If Derek decided to keep the gifts, then it ends there. However, if he donates them within a year, to a museum or other public charity, he would get a tax deduction for either the lesser of his cost, i.e. the amount he was taxed on, or the value at the time of the donation. However, if the donation was made more than a year after receipt, and the property was considered as either a capital asset or a collectible, then he could get a tax deduction equivalent to the value at the time he made the donation (provided the organization he gave it to retained the property in its collection or for its use.) If the charity sold the property pretty quickly (within at least three years), or had it offered in a “charity” auction, then his deduction would be treated the same as if he donated it within a year after receiving the property. If the value of any individual item was over $5,000 he would need a certified appraisal in order to get his tax deduction. He would also need to file Form 8283 page 1 and Parts III and IV on page 2. Charitable donations are also limited based on adjusted gross income and the form of gift that is made.
If Derek decides to sell the gifts at a later time, all income, i.e. the amount received in excess of his basis, would be taxed, but the collectibles would be taxed at a 28% federal capital gains rate instead of the ordinary income rates.
If it is determined that the gifts were not taxable to Jeter, then his basis for any later sale, if that occurs, will the lesser of the donor’s cost basis or the fair market value at the time the gift was made.
Ain’t taxes fun!
There are many ways and purposes for valuing a privately owned business. There is no one “right” way. An appropriate method should be determined depending upon the reason and use for the valuation. Here are explanations of some of the most used methods.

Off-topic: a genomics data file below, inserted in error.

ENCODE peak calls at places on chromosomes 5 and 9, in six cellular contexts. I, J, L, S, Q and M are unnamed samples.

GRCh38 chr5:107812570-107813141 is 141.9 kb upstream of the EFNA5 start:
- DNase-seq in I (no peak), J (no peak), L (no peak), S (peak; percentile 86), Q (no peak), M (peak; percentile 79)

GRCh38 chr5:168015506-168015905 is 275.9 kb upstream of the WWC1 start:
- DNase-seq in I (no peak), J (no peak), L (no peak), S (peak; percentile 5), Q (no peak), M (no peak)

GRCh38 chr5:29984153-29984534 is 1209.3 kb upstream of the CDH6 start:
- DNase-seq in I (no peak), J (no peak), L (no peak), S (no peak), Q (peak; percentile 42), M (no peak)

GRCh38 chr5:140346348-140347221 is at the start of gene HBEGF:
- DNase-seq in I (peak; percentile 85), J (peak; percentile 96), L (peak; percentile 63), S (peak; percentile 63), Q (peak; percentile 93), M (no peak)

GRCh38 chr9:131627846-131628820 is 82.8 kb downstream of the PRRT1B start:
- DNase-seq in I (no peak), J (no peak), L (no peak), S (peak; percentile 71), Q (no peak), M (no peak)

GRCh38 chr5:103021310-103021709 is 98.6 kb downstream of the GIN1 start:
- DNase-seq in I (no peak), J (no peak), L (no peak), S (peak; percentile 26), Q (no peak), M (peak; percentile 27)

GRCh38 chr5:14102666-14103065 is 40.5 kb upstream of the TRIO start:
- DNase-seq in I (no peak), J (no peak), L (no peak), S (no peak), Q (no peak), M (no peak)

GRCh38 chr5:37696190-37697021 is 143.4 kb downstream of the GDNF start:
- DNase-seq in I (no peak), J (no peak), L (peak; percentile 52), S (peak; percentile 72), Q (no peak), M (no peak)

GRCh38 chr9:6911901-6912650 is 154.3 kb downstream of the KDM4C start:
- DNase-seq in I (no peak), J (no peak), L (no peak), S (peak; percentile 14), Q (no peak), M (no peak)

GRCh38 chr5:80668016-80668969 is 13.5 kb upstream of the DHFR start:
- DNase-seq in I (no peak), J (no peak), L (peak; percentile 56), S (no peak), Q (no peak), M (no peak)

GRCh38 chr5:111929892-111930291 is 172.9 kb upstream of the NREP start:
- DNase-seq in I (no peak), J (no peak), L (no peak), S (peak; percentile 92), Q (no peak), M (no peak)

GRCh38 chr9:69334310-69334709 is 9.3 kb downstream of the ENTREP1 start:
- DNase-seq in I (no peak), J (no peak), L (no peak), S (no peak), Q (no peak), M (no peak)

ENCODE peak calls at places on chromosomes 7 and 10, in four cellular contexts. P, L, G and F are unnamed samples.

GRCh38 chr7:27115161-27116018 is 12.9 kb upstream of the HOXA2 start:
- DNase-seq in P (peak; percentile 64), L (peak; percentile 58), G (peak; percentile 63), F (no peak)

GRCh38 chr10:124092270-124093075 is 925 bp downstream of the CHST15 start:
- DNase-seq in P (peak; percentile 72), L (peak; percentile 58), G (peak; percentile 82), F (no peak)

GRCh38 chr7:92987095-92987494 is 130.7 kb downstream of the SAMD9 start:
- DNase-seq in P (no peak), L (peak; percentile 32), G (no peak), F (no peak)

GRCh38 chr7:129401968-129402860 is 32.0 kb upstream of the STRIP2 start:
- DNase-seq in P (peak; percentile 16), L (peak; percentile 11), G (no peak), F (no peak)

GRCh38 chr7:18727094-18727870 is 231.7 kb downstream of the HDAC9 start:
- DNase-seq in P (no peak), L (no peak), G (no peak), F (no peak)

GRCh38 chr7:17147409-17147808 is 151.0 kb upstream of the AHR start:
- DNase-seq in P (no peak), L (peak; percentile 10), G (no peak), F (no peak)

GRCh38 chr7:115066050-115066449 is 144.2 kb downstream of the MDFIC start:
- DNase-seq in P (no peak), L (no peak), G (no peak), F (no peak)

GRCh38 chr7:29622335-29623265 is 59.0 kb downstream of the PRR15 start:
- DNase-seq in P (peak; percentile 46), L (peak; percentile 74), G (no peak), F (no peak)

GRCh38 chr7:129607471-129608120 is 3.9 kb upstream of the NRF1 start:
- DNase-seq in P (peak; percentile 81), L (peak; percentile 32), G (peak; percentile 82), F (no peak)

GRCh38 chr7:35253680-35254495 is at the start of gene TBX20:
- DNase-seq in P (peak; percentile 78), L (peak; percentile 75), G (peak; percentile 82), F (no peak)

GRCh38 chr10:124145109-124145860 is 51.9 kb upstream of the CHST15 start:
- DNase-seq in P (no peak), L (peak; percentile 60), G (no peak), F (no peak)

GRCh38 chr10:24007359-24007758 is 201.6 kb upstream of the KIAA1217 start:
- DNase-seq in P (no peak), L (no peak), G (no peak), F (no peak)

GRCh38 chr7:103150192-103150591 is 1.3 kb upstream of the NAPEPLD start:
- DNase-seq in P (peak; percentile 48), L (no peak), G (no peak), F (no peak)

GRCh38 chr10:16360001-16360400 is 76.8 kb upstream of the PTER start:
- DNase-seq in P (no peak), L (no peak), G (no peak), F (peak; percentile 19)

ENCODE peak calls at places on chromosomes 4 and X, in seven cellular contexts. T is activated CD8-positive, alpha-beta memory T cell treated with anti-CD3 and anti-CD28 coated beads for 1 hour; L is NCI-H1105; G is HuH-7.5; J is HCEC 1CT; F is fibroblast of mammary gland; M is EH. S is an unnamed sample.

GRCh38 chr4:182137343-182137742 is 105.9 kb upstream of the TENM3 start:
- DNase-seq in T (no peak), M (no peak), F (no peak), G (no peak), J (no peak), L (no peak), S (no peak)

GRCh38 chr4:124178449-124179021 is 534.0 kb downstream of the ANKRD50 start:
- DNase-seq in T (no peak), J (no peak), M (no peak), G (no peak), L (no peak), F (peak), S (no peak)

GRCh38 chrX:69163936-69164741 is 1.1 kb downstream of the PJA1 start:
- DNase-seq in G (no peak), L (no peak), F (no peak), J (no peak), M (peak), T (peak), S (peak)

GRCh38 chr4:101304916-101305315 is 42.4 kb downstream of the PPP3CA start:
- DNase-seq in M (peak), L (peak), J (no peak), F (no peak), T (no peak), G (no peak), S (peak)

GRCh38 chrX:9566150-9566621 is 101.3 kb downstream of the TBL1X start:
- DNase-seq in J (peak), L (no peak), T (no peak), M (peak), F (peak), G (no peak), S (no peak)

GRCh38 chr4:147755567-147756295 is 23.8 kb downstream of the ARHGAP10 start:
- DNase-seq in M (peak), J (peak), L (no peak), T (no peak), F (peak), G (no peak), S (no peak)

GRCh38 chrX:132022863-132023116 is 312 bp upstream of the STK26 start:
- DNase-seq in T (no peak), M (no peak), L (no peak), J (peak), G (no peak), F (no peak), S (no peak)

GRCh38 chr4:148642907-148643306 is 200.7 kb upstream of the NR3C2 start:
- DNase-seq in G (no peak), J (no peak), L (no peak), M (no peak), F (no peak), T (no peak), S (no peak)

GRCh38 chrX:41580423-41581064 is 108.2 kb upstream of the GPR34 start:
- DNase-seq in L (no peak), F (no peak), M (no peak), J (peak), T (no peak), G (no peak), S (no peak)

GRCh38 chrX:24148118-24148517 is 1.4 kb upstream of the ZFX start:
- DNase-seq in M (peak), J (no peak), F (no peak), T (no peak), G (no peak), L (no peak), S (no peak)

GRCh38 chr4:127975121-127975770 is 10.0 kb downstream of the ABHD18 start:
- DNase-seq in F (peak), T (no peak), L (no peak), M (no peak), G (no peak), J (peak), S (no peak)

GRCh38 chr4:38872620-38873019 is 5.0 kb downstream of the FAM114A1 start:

Fair market value
Many people refer to a business’ value as its “fair market value” but, this is generally a misused term. Its derivation is from a 1959 IRS Revenue Ruling which specifically addresses valuations for gift and estate tax purposes and does not necessarily provide a reasonable valuation for other uses.
Fair market is defined as “the price at which property would change hands between a willing and able buyer and willing and able seller with neither being under any compulsion to buy or sell and both parties having reasonable knowledge of relevant facts, with both seeking their maximum economic self-interests.” Implicit with this definition is that there is a “hypothetical” buyer and seller that are assumed to be well-informed about the property and the market for such property and are willing and able to complete the transaction using cash or cash equivalents and that the property would have been exposed on the open market of a period long enough to allow market forces to establish a value.
Part of the determination of a fair market valuation are upward adjustments for a partial interest with control or swing vote ability and downward adjustments for minority interest or lack of control shares and to recognize special difficulty in marketing those shares.
Limitations in this method exist when a current value is needed in a divorce or business dispute; when an actual sale is being negotiated; or where special attributes exist that are not reflected in the earnings history such as a patent or new procedure that is just taking shape.